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About engineerboy6561

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  1. That would be an interesting idea; the alternative would be to slap a flying junction on the express tracks where the LIRR tracks cross Queens Blvd, then bring the up on the outer two tracks between 51 Av and 57 Av (then raise the up once you get past the spot where the Rockaway branch breaks off).
  2. I mean, that's possible, but the question comes down to what tracks you want to use where. The LIRR mainline is currently six tracks to Woodside, two of which are dedicated to PW branch service. You could disconnect those two from the PW branch and extend them down QBL as subway tracks if you so chose; I'm just not sure that's a good idea. I'd also rather see a four-track Jamaica corridor and additional corridor service down Northern Blvd and/or Astoria Blvd than jump straight to six-tracking QBL at the moment; it's not a bad idea to create a QBL bypass but I don't really want to see all those eggs in the and 's basket. Yeah; I'm more a fan of the 2nd ->3rd->2nd alignment that came up in this thread a while back (2 Av 125 to 72, 3 Av 66 to 42, 3 Av 34 to Houston) because that enables easy transfers with the at GCT, the at 53 St, and the at 59/63 Sts while still hitting the hospitals and the points of interest on the LES.
  3. Setting up the PW line that way with additional stops at Junction Blvd and Broadway basically creates a bidirectional express and an extension for Flushing, with your only costs being the two new stations plus the passage from Elmhurst Av to the new stop at Broadway and a fleet of Americanized Class 345s; that's the fairly low-cost option. The higher-cost option is to branch the PW line tracks off from the LIRR just before Sunnyside and tie them to the 63 St tunnel; route the through the new tunnel, and use existing rolling stock on the line to provide service to NE Queens while freeing 2 Av up to operate as a separate trunk line. You'd wind up adding about 1.5ish miles of track, an infill stop with a connection to the Astoria line at 31 St/39 Av, and two more tubes to 63 St, but that would also work (while freeing up the and to run up to 30 tph combined by eliminating the bottleneck on the 59 St tunnels).
  4. If you wanted to do that you'd need a third track at least to enable express trains to pass locals; Norristown HSL in Philly makes that work but they only have room to run 6-8 tph or so that way max. Their schedule shows the express leaving five minutes before the local and arriving nine minutes after the previous one, and 6tph total service (with an effective headway of 15-20 minutes on either end because of the spacing between trains required to run the service that way). You could possibly push the headways a bit tighter, but you couldn't really have smaller gaps between the locals than what PW already has (which is 20-25 minutes between locals and 20-25 minutes between expresses). I really think you're better off either converting the entire PW branch to all-stops subway operation and add infill stations at Queens Blvd and Junction Blvd, or just biting the bullet and building a separate subway corridor.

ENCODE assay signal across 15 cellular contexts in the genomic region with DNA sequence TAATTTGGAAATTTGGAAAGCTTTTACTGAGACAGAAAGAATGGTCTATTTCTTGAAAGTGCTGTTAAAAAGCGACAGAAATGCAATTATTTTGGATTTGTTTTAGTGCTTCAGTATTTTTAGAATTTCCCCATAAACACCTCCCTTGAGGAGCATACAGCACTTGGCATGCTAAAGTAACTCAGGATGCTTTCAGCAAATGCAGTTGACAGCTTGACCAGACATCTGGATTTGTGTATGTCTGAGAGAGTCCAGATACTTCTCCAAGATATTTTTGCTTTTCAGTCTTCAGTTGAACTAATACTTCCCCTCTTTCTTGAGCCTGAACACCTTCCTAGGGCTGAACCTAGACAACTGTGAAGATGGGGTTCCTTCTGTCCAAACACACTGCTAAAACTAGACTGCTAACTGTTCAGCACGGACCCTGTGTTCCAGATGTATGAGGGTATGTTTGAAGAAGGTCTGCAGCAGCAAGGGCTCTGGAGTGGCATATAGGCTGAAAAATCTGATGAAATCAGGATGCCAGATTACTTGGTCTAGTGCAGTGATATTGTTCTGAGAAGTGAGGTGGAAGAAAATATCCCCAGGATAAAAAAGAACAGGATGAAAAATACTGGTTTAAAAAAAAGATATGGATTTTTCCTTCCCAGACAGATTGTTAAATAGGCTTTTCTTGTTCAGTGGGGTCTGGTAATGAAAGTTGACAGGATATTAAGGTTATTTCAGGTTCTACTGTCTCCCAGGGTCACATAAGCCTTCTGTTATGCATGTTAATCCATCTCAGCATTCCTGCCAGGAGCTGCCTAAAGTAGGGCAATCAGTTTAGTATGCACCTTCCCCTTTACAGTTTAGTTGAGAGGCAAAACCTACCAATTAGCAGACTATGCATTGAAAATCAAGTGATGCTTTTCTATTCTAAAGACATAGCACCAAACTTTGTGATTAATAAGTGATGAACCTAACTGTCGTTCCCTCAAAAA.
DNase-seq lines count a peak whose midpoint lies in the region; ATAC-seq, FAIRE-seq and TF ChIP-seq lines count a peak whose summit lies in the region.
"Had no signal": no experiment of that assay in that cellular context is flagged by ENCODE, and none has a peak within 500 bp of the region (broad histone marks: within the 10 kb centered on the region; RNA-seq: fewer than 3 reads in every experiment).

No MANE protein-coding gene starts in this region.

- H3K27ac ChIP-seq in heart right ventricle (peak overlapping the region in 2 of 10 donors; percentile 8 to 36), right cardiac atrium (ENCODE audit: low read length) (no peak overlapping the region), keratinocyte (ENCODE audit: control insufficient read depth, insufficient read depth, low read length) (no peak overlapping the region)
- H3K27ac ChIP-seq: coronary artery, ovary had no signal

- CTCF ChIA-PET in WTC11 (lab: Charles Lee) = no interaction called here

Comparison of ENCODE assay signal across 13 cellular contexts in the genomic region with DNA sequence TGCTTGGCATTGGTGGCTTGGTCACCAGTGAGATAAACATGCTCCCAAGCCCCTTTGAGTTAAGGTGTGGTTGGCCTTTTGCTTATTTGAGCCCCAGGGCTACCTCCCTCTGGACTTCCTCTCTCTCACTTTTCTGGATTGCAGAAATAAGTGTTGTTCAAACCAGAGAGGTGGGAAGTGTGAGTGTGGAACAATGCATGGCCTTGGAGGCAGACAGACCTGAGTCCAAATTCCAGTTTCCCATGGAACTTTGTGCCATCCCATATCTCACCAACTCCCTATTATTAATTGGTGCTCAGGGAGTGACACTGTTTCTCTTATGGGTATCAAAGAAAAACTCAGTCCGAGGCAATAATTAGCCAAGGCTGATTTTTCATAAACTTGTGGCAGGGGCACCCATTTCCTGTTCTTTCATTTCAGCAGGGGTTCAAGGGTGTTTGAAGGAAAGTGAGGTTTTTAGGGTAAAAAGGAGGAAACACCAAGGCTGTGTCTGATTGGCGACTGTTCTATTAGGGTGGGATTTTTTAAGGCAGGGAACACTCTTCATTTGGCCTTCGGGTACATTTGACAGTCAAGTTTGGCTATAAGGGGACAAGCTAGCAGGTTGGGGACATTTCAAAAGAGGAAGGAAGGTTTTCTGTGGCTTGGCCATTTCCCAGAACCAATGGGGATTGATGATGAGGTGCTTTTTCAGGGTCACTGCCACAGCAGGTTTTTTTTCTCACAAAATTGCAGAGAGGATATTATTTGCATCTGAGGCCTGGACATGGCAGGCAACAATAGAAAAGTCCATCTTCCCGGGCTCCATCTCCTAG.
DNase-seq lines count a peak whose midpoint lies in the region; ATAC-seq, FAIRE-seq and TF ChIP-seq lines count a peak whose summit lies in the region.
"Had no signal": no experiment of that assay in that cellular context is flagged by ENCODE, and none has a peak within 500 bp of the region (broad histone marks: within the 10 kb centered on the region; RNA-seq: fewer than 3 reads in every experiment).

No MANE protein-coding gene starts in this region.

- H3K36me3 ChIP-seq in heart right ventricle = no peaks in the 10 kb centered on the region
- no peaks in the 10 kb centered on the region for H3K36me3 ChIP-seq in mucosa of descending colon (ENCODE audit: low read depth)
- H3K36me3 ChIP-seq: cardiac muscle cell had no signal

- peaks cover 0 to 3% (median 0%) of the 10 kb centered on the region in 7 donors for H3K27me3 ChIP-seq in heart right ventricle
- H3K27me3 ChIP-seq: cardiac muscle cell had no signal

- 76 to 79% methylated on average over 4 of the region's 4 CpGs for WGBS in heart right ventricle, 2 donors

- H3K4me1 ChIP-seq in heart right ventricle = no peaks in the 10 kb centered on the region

5. If you think you can pull it off go for it; the question is whether you have the resources and the credentials to do that. I worked on a City Council campaign up in Cambridge and it was a three-ring circus (and somewhat of a clusterf**k); it's important work and people need to do it but it's damn difficult.
  6. Honestly, for serving College Point I'd be tempted to run either a Fordham-Flushing-Jamaica crosstown line or a Co-Op City-Flushing-Kew Gardens-Far Rockaway crosstown with a connection to QBL at Forest Hills. Considering how full the Q44 runs, trainstituting it with extensions to Fordham and down Merrick Blvd would likely be a viable route in its own right, the extension to Fordham should increase ridership further, and an extension down Merrick Blvd should take a pretty big load off the Q4/5/84/85. Alternately, crossing QBL at Forest Hills and then taking over the Rockaway Beach Branch would do something useful with the Rock Park shuttle. I'd love to hear feedback: Map with alignments here
  7. You could extend the , but the way Flushing Main St is constructed it would be a massive PITA to do so. You'd have to close Main St Flushing because of the way the mezzanine was built, redo all the wheelchair access things, and there's not enough road capacity to extend all the Flushing buses to Shea for a couple years while you do that. If you build the IND out to Flushing then closing the IRT station to do work isn't so bad.
  8. I think it's worth the investment to have at least one four-track trunk in Northern Queens; I set my proposal up this way because it gives me the track capacity to run 60tph into Flushing should we need it, and I could see running your crosstown as an additional local service on that trunk. Just looking at the relative populaiton densities on a census map of NYC, it would probably make more sense to put a four-track trunk on Northern and then a two- or three-track local line along Astoria Blvd (and Northern Blvd also lets you take the and both off Broadway local, letting you bump the to 15-20tph), while still tying into the larger system. I tend not to be a fan of having standalone corridors as opposed to integrating things into a wider system.